We have learnt from our parents over the years especially the Durban to Joburg residents that ‘buy in bulk’ from the Spice Emporium at Gateway so you are stocked up until your next drive or fly down to Durban. Don’t cringe at my statement as you know I am right.

I travelled to Mauritius recently and spent time with two amazing chefs from the five star hotels of Long Beach and Le Touessrok and according to them spices should be acquired weekly and never in bulk as the temper of the flavour is degraded if you stock in bulk. Now watch out for my next column on the legendary cook book known as the ‘Indian Delights’. A must have in every woman and man’s kitchen!

Here is a list of spices that originally come from India.

Indian Name

English Name

Comments

Adrak Ginger Used as fresh and also Dried Powder form, see “Sonth”
Aamchur/Amchoor powder Sour mangopowder gives fish curries tartness
Achar Indian pickle Hundreds of varieties exist. All are interesting.
Ajmud Celery /radhuni seed
Ajwain Carom/thymeseed
Amla Indian gooseberry
Anardana Pomegranateseed Dried not fresh. Is ground in Middle East.
Bazil / Basil Fresh basil
mayur Badam Almond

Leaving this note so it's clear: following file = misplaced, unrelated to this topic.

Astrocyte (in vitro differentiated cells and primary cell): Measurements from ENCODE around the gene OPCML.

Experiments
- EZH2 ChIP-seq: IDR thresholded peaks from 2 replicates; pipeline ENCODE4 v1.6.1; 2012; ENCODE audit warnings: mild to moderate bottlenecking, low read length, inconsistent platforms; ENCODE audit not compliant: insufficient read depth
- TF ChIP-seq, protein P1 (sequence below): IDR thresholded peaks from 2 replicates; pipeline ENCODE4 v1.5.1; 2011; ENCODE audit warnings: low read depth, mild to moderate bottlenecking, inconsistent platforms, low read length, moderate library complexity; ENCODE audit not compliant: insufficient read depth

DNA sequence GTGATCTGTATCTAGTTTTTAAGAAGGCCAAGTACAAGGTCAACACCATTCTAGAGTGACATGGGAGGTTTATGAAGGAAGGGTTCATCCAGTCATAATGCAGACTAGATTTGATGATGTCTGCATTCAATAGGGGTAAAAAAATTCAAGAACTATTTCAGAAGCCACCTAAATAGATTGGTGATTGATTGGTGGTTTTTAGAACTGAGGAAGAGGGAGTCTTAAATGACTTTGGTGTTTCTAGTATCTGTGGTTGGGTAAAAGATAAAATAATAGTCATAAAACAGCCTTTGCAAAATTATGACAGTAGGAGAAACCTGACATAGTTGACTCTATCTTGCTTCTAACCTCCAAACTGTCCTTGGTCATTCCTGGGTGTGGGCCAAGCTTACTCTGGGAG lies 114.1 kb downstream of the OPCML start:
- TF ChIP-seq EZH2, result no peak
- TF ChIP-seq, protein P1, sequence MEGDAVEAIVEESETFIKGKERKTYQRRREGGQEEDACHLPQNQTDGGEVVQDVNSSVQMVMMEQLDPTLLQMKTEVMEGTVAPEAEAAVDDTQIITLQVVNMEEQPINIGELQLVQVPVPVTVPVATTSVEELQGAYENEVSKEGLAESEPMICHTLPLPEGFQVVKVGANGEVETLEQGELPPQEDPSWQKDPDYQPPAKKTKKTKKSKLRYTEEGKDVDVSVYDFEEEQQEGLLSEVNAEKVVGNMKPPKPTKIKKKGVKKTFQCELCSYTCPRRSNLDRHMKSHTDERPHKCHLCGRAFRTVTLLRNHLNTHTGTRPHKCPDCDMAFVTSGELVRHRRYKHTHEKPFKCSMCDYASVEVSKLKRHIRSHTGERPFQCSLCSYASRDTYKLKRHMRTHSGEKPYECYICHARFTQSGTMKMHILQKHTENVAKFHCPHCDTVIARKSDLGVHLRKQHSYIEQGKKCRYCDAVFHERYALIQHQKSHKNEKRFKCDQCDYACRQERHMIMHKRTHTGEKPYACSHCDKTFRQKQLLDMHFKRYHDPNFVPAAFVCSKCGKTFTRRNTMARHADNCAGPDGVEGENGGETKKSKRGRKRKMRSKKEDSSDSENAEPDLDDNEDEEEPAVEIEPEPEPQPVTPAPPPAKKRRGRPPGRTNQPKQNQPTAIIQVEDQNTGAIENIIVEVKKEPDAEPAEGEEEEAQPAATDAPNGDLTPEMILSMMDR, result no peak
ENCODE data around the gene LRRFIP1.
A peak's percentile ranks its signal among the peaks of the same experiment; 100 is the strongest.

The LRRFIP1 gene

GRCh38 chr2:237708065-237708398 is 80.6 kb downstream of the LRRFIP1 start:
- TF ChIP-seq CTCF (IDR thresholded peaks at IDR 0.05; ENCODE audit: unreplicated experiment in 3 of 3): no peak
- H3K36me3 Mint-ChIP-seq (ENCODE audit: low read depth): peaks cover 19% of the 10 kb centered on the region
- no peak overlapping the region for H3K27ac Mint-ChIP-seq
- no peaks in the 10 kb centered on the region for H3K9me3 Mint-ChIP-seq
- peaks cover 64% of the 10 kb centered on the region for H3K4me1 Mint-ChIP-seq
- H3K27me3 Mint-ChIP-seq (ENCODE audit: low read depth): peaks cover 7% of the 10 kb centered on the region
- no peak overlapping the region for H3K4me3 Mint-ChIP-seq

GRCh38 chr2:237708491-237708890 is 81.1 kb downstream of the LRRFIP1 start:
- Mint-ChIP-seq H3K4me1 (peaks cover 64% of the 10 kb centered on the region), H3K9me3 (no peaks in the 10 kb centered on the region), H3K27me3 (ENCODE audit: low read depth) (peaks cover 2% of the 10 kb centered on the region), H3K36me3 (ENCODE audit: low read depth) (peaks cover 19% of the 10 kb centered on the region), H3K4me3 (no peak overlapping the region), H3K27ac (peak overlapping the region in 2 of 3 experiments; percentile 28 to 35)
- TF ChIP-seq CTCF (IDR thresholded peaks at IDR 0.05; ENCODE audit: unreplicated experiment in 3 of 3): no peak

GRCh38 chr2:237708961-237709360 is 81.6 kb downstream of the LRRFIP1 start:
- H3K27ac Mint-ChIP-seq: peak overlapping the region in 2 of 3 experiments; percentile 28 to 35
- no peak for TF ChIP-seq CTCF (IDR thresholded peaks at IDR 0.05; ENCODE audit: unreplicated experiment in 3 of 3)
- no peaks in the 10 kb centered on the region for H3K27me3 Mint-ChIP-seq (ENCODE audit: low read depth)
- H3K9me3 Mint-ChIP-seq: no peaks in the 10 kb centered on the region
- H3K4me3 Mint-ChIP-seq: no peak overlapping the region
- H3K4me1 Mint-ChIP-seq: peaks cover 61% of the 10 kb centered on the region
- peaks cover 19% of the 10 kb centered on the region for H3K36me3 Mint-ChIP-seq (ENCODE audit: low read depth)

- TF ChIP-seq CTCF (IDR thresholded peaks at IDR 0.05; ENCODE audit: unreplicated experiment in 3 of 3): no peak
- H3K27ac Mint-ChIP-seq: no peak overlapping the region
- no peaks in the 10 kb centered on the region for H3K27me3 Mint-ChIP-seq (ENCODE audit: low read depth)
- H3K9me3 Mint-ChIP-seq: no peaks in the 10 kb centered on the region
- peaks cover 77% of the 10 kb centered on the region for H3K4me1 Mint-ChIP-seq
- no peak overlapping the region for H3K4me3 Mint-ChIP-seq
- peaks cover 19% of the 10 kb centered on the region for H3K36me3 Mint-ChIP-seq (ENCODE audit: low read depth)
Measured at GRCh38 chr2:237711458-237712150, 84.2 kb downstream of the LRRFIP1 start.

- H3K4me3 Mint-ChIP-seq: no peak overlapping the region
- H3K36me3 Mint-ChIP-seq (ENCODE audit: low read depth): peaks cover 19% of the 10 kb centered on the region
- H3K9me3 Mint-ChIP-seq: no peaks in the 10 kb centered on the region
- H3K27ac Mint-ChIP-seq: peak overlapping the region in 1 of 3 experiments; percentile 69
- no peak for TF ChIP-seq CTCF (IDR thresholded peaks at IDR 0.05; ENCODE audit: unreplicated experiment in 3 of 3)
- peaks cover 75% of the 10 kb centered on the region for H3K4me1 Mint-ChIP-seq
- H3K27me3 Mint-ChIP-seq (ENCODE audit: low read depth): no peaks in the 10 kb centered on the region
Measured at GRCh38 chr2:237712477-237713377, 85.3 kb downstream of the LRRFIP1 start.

Choti Elaichi Green cardamom Malabar variety is native to Kerala.
Badi Elaichi Black cardamom Very earthy and darkly aromatic.
Chakra Phool Star anise Exotic, chinese influenced flavors
Chironji Charoli a type of nut particularly used in making desserts
Camiki Mangoextract
Dalchini Cinnamon Grown commercially in Kerala in southern India. Two types, cassia (common) and royal.
Dhania Corianderseed
Garam Masala Spice mixture Blend of 8+ spices. Each family has their own secret recipe.
Gulab Jal Rose water Flavors desserts. Heavily used in Middle East.
Gur Jaggery(unrefined sugar) from the sap of the sugarcaneor date palm
Haldi Turmeric Source of “yellow color” in many curries.
Hari dhaniya Freshcoriander Fresh green leaves. AKA Cilantro.
Harad / hime Terminalia chebula
Hari Mirch Green chili pepper
Dhania powder/ Pisa Dhania Corianderpowder
Hing Asafoetida Intensely aromatic – related to Truffle and Garlic
Imli Tamarind Provides tartness in South Indian curries
Jaiphal Nutmeg Whole nuts last forever. Powder, only a month.